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ICOM Defines Museums – First Round of Consultation

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Museums come in many forms. They can be hushed halls with musty smells or noisy centers filled with children running hither and yon. They can hold revered words of art or collections of living insects. They can have huge blockbuster exhibitions or smaller ones that may not have made it onto the news. But, in the end, museums all serve one purpose: to help people understand their world and the place they live in it.

As a result, museum professionals from all over the globe offer many definitions as to what a museum is. Some definitions focus on a building that houses collections of cultural or artistic objects while others include science centers and even zoological and botanical gardens. Some definitions focus on the collection itself while others emphasize the story being told. What all of these definitions have in common is that they are rooted in the need to share culture and knowledge with the public.

Museums have been established for a variety of reasons, including to serve as recreational facilities; to act as places where scholarship is done; to promote civic pride or nationalistic endeavour; and even to transmit overtly ideological concepts. Their diversity in form, content and function is astonishing.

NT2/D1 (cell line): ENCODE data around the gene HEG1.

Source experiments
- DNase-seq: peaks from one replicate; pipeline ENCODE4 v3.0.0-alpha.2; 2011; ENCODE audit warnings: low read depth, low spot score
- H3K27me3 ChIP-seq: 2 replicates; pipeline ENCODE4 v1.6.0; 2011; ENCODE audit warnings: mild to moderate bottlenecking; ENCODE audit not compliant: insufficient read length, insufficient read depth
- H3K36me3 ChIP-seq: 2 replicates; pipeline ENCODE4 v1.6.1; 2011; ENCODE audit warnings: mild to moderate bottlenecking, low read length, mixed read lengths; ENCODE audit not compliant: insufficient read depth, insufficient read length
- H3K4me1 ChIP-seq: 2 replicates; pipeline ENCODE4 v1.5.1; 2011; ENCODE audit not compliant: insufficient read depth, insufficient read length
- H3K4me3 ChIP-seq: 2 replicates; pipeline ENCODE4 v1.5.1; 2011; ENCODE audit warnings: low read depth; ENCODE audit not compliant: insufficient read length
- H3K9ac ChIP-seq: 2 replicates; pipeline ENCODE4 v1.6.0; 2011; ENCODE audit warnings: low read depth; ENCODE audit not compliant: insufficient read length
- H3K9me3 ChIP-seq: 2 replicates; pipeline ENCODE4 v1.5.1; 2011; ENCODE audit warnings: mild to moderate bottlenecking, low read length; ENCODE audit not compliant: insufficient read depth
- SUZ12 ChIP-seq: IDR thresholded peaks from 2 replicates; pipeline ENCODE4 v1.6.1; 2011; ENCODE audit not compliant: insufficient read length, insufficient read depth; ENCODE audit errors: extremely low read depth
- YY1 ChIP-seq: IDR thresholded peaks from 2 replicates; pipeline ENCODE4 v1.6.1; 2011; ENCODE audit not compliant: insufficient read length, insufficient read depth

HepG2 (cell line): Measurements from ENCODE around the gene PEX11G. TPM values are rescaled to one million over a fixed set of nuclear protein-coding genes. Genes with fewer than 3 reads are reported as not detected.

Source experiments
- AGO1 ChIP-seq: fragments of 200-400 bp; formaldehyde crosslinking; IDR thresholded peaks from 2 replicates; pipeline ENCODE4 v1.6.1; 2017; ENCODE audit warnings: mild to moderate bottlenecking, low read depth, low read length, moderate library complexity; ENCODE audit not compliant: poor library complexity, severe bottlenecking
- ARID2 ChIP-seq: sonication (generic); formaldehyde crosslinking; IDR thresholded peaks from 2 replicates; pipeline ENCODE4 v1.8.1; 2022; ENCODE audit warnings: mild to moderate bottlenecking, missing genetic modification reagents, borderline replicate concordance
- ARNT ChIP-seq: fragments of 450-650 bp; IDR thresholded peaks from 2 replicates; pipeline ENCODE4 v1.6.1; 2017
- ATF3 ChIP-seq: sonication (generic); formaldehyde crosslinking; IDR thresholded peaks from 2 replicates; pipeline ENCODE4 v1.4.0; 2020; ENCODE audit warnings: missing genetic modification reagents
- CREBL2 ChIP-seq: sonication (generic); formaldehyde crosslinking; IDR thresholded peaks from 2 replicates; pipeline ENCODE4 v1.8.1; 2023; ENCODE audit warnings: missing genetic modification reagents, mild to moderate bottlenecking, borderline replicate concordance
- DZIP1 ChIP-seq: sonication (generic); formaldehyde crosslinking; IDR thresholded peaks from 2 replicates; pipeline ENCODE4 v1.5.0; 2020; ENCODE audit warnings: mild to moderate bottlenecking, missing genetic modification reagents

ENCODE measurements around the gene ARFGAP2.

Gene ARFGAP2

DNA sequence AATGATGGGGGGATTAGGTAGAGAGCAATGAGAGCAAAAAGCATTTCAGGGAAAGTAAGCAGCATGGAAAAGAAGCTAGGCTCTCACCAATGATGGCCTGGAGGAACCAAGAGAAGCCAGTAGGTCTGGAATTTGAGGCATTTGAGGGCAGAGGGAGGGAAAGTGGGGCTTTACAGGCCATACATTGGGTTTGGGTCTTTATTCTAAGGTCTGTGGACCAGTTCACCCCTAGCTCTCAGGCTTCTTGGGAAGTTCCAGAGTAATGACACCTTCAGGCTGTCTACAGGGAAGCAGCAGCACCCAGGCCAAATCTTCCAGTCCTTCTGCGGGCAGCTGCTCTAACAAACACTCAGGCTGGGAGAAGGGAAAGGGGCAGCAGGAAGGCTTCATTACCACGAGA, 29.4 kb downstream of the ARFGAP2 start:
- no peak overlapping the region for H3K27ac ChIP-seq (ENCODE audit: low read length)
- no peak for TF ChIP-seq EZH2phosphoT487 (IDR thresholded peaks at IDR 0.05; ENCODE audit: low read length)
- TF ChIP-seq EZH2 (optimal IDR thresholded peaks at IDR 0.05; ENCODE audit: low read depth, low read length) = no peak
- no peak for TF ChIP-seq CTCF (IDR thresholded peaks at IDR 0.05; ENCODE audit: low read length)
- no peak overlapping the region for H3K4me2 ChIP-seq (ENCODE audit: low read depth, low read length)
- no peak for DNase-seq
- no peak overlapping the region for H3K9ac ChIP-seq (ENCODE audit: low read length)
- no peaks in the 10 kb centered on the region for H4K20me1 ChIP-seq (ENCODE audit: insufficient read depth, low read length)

The International Council of Museums (ICOM) is currently in the process of fostering an international consensus on a new museum definition, bringing together 40,000 museum professionals from around the globe to consider their roles and responsibilities as cultural heritage organizations. The new ICOM definition challenges museums to cede their institutional authority to their communities and shift their objective from transmitting expert knowledge to fostering dialogue and connection.

This is a critical time for museums. They are facing many challenges, such as declining visitor numbers, lack of financial sustainability and the need for more inclusion and participation from their local communities. It is important that they take the time to listen to what their visitors need from them and to define a future direction based on this information.

This first round of consultation is a key opportunity to do just that. We have received richly varied and valuable responses from 23 National Committees, 6 International Committees and 1 Affiliated Organisation that will inform the next steps of the ICOM Define museum definition reformulation process. We encourage all members and committees to review these submissions in the Museum Definition space of the ICOM website. Dates have been set for the subsequent rounds of consultation and will be published soon. More information can also be found in ICOM’s new Methodology for Museum Definition Reformulation. The next step will be to consult on the proposed new definition at the General Conference in 2022.